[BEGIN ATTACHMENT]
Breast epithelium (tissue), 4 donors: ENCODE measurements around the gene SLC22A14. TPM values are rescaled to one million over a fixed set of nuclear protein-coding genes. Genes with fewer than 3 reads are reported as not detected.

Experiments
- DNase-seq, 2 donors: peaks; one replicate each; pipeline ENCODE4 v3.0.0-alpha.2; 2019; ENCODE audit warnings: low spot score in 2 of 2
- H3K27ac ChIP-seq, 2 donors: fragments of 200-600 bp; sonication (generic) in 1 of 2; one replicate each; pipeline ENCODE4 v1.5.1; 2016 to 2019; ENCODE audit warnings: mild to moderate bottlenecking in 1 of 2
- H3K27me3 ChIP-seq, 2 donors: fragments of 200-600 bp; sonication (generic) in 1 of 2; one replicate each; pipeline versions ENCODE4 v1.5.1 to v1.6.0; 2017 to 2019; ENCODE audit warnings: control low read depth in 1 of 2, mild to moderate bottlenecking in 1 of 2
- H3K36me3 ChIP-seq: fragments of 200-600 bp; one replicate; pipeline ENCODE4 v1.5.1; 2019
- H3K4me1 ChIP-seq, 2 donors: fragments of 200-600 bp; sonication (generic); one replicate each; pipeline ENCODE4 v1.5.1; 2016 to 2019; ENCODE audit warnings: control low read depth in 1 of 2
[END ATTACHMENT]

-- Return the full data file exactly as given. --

Breast epithelium (tissue), 4 donors: ENCODE measurements around the gene SLC22A14. TPM values are rescaled to one million over a fixed set of nuclear protein-coding genes. Genes with fewer than 3 reads are reported as not detected.

Experiments
- DNase-seq, 2 donors: peaks; one replicate each; pipeline ENCODE4 v3.0.0-alpha.2; 2019; ENCODE audit warnings: low spot score in 2 of 2
- H3K27ac ChIP-seq, 2 donors: fragments of 200-600 bp; sonication (generic) in 1 of 2; one replicate each; pipeline ENCODE4 v1.5.1; 2016 to 2019; ENCODE audit warnings: mild to moderate bottlenecking in 1 of 2
- H3K27me3 ChIP-seq, 2 donors: fragments of 200-600 bp; sonication (generic) in 1 of 2; one replicate each; pipeline versions ENCODE4 v1.5.1 to v1.6.0; 2017 to 2019; ENCODE audit warnings: control low read depth in 1 of 2, mild to moderate bottlenecking in 1 of 2
- H3K36me3 ChIP-seq: fragments of 200-600 bp; one replicate; pipeline ENCODE4 v1.5.1; 2019
- H3K4me1 ChIP-seq, 2 donors: fragments of 200-600 bp; sonication (generic); one replicate each; pipeline ENCODE4 v1.5.1; 2016 to 2019; ENCODE audit warnings: control low read depth in 1 of 2